But I do not pretend that each behavior is independent and cannot have a profound influence on other aspects of our relationship. I recognize that the workings inside a marriage is like a machine with many moving and important parts. It’s like a beautiful symphony. Yeah, a symphony! I like the symphony metaphor better…


Anyway, I think this is important to know. I think most people who have successful marriages understand this, too.


So, what does this have to do with my own marriage? Truthfully, I simply don’t want people to think that there is one specific way to have a happy and successful marriage. I don’t want people to assume that we’ve figured it all out and are going to spend the next 60 years in pure bliss.


I’m happy to share things that I’ve learned, and I’m grateful people can see that Brandon and I are sincere in our commitment to one another. That doesn’t bother me! I promise. I’m always happy to show the good sides of my marriage because they greatly outweigh the bad.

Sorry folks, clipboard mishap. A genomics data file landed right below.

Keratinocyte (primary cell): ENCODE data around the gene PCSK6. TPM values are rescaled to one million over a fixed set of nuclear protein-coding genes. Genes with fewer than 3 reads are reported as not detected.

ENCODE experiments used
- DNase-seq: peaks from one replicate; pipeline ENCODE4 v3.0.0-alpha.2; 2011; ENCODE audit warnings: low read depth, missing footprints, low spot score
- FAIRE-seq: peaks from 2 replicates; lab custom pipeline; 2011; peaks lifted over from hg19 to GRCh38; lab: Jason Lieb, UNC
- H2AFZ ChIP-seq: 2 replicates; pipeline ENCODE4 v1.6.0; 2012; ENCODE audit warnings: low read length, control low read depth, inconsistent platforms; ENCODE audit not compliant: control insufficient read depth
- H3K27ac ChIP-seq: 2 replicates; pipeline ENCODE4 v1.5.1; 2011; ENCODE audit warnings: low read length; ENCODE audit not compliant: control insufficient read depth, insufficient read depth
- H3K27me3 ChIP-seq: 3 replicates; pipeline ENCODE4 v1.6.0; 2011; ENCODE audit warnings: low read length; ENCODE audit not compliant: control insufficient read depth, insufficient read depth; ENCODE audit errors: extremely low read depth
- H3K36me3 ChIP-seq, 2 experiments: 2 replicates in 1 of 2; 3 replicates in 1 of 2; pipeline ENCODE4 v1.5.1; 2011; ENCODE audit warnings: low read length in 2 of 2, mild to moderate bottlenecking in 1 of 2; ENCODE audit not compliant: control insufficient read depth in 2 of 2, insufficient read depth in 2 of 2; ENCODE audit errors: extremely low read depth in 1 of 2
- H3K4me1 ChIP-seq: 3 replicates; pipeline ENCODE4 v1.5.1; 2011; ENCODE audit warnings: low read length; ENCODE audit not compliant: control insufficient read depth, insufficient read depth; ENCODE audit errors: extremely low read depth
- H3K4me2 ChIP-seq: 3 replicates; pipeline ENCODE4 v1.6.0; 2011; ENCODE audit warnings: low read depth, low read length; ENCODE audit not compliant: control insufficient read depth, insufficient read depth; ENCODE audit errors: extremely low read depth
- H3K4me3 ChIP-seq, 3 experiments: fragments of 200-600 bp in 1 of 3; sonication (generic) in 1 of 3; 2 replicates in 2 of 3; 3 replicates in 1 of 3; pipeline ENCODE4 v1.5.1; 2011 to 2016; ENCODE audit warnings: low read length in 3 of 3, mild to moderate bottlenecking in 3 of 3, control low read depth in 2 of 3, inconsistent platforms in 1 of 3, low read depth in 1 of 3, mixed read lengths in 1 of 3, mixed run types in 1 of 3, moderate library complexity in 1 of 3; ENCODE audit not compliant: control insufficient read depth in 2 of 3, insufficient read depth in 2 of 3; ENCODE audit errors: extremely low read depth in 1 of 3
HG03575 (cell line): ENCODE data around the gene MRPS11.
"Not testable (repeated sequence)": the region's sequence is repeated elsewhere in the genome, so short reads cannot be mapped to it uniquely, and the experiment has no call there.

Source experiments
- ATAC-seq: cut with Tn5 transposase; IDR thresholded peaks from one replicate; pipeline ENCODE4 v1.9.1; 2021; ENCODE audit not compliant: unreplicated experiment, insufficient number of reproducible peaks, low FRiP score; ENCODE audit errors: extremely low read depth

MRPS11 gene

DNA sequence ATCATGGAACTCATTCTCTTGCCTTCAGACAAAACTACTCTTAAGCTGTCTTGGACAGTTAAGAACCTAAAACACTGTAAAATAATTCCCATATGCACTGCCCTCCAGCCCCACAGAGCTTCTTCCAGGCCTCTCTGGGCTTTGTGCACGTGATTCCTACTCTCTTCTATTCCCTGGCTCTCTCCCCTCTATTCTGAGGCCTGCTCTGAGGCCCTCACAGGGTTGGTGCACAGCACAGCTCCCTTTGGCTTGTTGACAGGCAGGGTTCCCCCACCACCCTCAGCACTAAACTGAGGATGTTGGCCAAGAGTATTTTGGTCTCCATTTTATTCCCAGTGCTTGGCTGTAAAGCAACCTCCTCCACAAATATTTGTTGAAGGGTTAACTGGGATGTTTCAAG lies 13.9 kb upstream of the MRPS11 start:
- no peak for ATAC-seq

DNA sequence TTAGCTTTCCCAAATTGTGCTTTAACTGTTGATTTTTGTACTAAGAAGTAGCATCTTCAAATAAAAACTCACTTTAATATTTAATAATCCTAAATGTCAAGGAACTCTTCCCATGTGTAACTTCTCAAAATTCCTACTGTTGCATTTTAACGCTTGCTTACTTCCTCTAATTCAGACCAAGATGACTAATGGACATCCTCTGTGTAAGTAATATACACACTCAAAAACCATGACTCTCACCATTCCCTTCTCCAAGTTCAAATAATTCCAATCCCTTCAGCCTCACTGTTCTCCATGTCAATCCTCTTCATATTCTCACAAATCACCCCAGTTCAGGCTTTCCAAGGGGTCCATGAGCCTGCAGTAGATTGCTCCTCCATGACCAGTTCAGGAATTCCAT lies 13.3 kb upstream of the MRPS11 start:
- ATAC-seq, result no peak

But I don’t believe I’m helping people if they only see the good. Honestly, I can’t stand reading about successfully happy couples who do everything right, never disagree, have never had an argument, and are constantly blissfully happy –because it feels so incredibly fake.


The married couples I know personally (family, friends, church friends, etc.) do not have perfect marriages. I hear about the conflict, I see the struggles. I know it’s not easy because it’s not easy for me! So, it’s hard for me to read articles or posts that tell me these unattainable, unrealistic, perfected marriages are normal and should be easily created.